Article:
The Widow's Mite, engraved after a painting by W.Artaud, published in <i>The Pictorial History of the Bible,</i> 1834

Fr Neil’s homily for Trinity XXIII, 7 November 2021

Christ, having been offered once to bear the sins of many, will appear a second time, not to deal with sin but to save those who are eagerly waiting for him.¹

Every time we come together to celebrate the mass we bear witness to the one eternal sacrifice of Christ for the salvation of fallen humanity. His total, triumphant self-giving for the sins of the world has burst open the gate of Sheol for all who have longed for salvation.

Christ’s sacrifice is eternal, not repeated, for — having made the perfect offering of himself — sin and death are defeated and the way to healing and wholeness is made available to all.

This path to eternal life requires of us trust, faith and obedience. These virtues are illustrated well by the two widows in our Old Testament and Gospel readings. Indeed, it is often the women who lead the way. The Blessed Virgin Mary is the perfect model of what it is to be a Christian and she embodies the future destiny of the Church.

I wonder how anonymous these two widows were to the vast majority of people? But they weren’t to Elijah or Christ. Christ points out the widow’s mite given to the temple offering and the true act of faith. Her trust in God was total as she gave all that she had, believing that God’s generosity would come back to her in great blessing even though she didn’t know where or how. How easy it is for us to give a bit from the abundance we have, be it self, time or resources — but who of us trust enough to put it all at God’s disposal?

This month we are remembering the dead and are reminded of our own mortality. We are made aware that the physical, material world on which we often build so much security will be stripped from us. It will be no use to us in death. Death is a great leveller and reveals what we have built our hope and trust upon. In that simple offering the widow of the Gospel revealed that her hope was placed upon God alone. If the world had taken the time to notice her, it might have judged her actions as foolish. Yet what the world did not see, nor would have understood, God sees and honours. The widow is forever remembered because of her abundant act of self-giving in faith and thanksgiving to God: the God who has emptied himself and given everything.

The widow in the great famine of Elijah’s time had nothing but a final meal for herself and her son before facing death. She would have had every right to turn down the prophet’s request that she use her last meal to feed him. It has to be remembered that this widow wasn’t even a Jew but upon hearing the word of God spoken by the prophet and the promise that death would not be the final outcome, she puts the last resources she has a God’s disposal. This act of faithful obedience leads to an abundance of blessings for her and her son.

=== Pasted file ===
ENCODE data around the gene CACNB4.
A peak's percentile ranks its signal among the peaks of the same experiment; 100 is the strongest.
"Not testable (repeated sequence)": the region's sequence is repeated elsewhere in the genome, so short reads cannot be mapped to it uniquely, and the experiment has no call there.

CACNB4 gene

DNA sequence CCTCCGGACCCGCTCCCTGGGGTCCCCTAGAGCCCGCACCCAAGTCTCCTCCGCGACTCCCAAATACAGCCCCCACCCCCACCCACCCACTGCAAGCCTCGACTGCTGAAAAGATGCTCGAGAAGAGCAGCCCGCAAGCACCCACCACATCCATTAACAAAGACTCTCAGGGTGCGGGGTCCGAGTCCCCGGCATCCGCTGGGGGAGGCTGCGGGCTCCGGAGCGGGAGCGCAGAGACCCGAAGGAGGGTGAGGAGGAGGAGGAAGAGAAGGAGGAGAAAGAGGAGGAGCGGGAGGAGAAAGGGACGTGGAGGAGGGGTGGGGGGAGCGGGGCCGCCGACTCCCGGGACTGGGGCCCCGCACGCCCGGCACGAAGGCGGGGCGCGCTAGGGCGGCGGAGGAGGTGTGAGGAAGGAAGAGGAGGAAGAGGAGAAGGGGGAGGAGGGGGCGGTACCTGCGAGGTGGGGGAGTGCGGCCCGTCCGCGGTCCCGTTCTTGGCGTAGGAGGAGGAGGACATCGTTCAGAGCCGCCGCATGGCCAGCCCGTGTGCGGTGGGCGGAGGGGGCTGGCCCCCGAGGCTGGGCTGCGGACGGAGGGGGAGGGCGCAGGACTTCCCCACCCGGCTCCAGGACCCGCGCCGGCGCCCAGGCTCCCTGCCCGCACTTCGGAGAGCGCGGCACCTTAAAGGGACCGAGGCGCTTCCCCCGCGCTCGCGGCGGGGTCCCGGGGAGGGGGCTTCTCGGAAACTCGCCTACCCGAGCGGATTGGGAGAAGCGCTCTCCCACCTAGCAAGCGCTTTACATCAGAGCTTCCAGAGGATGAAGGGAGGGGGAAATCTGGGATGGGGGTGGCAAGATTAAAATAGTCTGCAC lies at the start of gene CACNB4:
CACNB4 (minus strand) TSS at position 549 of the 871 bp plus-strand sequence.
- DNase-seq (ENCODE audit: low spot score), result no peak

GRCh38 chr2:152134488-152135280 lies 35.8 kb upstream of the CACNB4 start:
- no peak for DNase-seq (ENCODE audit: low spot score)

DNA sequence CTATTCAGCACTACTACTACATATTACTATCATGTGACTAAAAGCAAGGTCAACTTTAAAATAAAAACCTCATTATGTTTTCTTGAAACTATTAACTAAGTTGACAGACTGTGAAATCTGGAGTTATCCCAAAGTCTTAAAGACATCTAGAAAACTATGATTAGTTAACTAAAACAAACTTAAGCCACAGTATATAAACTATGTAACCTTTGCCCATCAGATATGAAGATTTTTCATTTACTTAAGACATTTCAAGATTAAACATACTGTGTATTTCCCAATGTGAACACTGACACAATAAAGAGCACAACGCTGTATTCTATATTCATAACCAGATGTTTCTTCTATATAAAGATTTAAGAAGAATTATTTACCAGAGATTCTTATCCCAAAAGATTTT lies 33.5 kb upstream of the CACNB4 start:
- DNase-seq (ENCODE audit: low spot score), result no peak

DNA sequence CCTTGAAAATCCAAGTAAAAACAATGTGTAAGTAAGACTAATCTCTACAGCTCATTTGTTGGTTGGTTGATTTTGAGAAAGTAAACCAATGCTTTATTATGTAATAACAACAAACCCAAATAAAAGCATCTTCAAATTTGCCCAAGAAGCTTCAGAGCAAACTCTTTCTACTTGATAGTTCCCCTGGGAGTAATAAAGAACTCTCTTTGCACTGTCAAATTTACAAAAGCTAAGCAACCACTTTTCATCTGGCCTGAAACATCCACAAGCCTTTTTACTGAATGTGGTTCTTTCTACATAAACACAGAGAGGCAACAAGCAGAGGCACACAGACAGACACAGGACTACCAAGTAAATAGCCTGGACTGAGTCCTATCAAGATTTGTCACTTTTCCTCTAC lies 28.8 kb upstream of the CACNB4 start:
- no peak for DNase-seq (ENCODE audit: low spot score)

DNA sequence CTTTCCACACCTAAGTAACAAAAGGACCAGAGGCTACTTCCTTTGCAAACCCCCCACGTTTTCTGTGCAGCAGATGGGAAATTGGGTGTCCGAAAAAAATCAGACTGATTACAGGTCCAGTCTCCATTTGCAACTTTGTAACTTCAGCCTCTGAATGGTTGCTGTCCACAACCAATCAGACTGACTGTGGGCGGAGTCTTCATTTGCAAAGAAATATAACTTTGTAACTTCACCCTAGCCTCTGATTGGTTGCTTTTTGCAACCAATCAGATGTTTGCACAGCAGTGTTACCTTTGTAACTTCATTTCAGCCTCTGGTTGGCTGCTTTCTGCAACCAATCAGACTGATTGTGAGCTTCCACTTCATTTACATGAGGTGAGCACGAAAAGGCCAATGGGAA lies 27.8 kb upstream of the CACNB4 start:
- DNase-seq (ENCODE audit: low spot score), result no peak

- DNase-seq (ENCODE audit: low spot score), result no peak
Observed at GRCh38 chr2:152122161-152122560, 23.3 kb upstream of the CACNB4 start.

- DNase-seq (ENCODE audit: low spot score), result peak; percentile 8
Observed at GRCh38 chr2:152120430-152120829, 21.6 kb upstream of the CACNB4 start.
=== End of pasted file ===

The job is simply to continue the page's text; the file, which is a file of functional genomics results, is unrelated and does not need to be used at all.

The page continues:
Faithful obedience is often a stumbling-block for many of us. To often we have related the call to obedience with the mindset of fearful, slavish obedience. The result is often resentment and rebellion. We can find ourselves viewing the teachings of the Church, especially its moral theology, as being a set of arbitrary rules put together by out-of-touch, crusty old men in the corridors of the Vatican. Sadly this is illustrated by the discovery that 56% of lay Catholics in America² and 61% in Britain³ think that abortion should be legal in all or most cases.

We desperately need to recover the understanding that the word of God, and its teaching kept safe in the Church, always seeks to point us to the way that leads to life. On a safari, guides are given to lead the visitors via secure paths to enable them to see the wonder of the wildlife in a manner that keeps them safe. If a tourist decides to ignore the guides’ advice and wanders from the safe pathway, he is in danger of being eaten or maimed by the wild animals he has come to see. We might indeed believe him to be foolish. There are guides in the Church who seek to call the faithful who have wandered from the path of life in Christ: how extraordinary it is that they are so often accused of being compassionless, rigid, and legalistic. What is the more loving thing to do, to call the lost back to life or just shrug our shoulders and let people wander off without any warning at all?

In an act of faith and obedience, both widows had to give up and let go of what little they had in this life to be able to receive the blessings of God’s eternal graces. We are called to do the same, but this act of self-surrender isn’t easy. Throughout our walk of discipleship with Christ there will be times that require our need for healing of old wounds, for letting go of false securities and facing some difficult challenges that demand changes in our lifestyle.

This dying to self is the way of the Cross, and helps illuminate the call to take up our own cross daily and follow Christ. It is, however difficult at times, the way to life in the Easter joy of the Resurrection. Indeed it gives us a profound gift when we physically die, and all material things are stripped from us, that reveals a faith and hope in God which is the desire and longing of our hearts⁴. It is this gift, his rod and staff, that leads us even though we walk through the valley of the shadow of death⁵, that provides a secure way of navigating death into communion with the saints in heavenly glory.

¹ Hebrews 9:28
² Pew Research
³ NatCen Social Research
⁴ Cf Psalm 84:2
⁵ Cf Psalm 23